MIG and TIG Welding
Here’s a question that a lot of Marlin clients ask: What’s the difference between MIG and TIG welding?
A little confusion is perfectly normal. After all, both processes use electrical arcs to produce heat and join metallic objects. Also, both processes use an inert gas mixture to prevent corrosion of welding electrode.
But, there are some key differences between these two electrical arc welding processes:
How Each Process Works:
MIG, or metal inert gas, welding is a process that involves continuously feeding a metal wire into the weld being made. The wire acts as a filler material to help join the two metal objects.
TIG, or tungsten inert gas, welding uses a non-consumable tungsten electrode to run a current through the metals being joined and may or may not use a filler metal.
Suitability for Welding Thicker Metal Objects:
Because MIG welding employs a consumable filler material to make welds, it can often complete welds of thicker metal objects in less time than a TIG weld.
Without a filler material, TIG welding needs to get the pieces of metal being welded hot enough to form a bond with each other. Typically, this is easier with thinner pieces of metal than with thicker ones.
Overall, for really thick, heavy-duty welds, MIG welding is the go-to option. For thinner pieces of metal, TIG welding tends to be the more effective solution.
Ease of Control:
MIG welding is more often recommended for ease of use. The process tends to be a bit more forgiving of mistakes than TIG welding is—so it’s often recommended for first-time operators and non-professionals.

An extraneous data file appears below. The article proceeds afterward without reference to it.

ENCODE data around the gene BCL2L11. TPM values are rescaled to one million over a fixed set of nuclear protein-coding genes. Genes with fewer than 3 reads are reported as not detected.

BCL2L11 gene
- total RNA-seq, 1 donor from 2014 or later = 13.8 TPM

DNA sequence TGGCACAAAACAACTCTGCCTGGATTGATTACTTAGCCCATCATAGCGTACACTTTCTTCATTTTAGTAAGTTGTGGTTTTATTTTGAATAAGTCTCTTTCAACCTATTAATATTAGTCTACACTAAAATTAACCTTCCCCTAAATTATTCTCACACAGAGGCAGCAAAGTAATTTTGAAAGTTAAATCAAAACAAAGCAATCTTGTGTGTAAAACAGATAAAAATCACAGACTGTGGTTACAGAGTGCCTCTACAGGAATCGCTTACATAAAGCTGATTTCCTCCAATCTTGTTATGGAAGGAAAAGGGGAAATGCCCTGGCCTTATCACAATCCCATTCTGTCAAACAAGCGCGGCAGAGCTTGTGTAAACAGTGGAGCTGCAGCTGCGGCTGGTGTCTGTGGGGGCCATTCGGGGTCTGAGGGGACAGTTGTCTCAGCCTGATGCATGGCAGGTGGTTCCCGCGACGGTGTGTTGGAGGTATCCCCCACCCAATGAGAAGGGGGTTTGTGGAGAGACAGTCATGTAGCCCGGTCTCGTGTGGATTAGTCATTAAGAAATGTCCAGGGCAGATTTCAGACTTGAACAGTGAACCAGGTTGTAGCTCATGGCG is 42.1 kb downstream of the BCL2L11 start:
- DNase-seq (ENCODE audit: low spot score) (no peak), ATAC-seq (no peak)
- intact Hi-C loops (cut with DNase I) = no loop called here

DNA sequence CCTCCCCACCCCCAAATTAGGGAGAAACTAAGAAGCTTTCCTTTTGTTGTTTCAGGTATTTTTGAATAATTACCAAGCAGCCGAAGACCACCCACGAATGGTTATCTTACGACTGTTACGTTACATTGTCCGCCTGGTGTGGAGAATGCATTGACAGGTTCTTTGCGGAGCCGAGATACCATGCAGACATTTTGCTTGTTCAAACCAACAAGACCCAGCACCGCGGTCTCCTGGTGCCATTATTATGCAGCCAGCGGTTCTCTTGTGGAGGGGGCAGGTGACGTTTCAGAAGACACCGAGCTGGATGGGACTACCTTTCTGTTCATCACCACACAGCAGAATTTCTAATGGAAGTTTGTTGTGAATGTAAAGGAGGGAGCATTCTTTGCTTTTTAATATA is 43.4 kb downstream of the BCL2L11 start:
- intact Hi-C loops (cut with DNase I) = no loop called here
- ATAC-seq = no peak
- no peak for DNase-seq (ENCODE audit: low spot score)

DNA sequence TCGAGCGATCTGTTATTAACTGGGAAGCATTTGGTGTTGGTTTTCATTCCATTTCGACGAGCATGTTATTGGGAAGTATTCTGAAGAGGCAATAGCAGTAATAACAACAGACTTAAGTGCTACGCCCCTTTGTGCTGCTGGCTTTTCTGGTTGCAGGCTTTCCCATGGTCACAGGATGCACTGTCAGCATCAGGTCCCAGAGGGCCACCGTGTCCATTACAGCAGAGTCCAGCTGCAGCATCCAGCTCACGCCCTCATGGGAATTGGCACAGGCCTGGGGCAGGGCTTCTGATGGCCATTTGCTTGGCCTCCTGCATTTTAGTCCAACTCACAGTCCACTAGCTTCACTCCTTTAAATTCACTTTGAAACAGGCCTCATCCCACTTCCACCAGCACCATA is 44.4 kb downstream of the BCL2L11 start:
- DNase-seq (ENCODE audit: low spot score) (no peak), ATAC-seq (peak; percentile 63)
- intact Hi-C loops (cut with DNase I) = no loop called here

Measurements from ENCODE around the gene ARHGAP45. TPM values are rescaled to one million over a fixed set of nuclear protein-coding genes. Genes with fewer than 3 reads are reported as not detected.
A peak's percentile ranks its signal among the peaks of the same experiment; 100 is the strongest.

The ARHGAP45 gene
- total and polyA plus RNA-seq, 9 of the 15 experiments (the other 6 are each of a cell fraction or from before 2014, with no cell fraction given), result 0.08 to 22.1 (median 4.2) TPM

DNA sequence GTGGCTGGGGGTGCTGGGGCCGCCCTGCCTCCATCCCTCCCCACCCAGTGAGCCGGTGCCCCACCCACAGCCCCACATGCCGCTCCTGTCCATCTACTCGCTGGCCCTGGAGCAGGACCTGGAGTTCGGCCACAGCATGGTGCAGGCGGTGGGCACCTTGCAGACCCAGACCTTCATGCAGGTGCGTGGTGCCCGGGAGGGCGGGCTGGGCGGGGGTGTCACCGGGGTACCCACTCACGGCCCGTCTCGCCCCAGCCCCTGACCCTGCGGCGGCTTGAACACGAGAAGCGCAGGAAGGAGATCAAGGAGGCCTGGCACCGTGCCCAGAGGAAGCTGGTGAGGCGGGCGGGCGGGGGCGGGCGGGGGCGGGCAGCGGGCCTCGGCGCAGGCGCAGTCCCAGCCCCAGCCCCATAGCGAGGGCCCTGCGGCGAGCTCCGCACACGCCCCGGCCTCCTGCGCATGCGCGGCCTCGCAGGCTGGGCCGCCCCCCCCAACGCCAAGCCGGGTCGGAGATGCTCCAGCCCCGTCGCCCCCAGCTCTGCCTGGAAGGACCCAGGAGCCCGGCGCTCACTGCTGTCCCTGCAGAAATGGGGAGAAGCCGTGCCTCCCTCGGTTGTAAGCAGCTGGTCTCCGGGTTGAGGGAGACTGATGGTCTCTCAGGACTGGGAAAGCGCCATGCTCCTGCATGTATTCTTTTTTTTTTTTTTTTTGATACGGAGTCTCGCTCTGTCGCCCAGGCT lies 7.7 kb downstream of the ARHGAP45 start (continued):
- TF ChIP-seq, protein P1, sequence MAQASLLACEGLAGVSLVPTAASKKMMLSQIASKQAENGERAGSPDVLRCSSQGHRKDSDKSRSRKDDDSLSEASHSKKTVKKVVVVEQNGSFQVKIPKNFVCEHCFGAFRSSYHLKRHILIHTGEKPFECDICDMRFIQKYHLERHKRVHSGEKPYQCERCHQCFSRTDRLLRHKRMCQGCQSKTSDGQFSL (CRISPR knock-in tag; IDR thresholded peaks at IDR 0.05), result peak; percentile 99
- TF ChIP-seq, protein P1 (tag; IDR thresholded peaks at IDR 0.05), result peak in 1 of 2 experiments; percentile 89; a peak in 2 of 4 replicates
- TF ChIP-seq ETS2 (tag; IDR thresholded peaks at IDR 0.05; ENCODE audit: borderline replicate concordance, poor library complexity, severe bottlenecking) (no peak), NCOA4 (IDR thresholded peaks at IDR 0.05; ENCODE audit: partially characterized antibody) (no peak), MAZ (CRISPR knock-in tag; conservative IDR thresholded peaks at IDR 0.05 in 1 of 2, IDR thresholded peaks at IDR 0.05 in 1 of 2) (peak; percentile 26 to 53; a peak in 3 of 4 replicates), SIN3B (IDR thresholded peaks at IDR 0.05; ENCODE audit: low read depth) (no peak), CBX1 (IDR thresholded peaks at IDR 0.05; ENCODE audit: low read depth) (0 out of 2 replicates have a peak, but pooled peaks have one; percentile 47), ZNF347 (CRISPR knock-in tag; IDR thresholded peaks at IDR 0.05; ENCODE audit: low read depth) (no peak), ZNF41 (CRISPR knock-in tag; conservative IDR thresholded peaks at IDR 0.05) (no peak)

TIG welding, on the other hand, requires very strict control over the timing, pressure, and electric current used in the weld. In most cases, TIG welding is best done using an automated, computer numerically-controlled (CNC) welding machine. Machines can reliably perform identical welds over and over much more easily than a manual welder could.
When using an automated welder (whether it’s MIG or TIG), it’s important to get the weld settings and controls just right—otherwise, you risk repeating the same mistake over and over.
Which One is Better?
The answer depends on the job in question. As noted earlier, MIG welding is typically better for heavy-duty welding work where larger, thicker pieces of metal are being joined because it uses filler material.
However, TIG welding can work wonders for joining smaller pieces of metal, such as the wires for a custom steel wire basket. Also, because the TIG process directly joins two pieces of metal, there’s no filler material to fail.
With robotic welding equipment, TIG welding can be a bit lower-maintenance, since the welding electrode isn’t being constantly consumed by the welding process. However, the welding electrode still needs to be properly cleaned and polished between uses—especially when welding stainless steel.
In short, choosing one welding solution as the best should be done on a case-by-case basis, which is why Marlin Steel is dedicated to having a range of tools and technologies for completing welds.
Learn more about welding and other issues that affect metal forming today, and see what the best tools for your custom basket are.
TSC Industries’ goal is to provide a value-added service to all customers through optimizing the production process of each part/assembly while meeting customers specifications. When a prototype is required, TCS will engage customers to provide optimal production solutions leveraging decades of knowledge in precision sheet metal manufacturing. Parts can be/are manufactured from a variety of materials including cold & hot rolled steel, stainless steel, aluminum, copper, other metals as needed.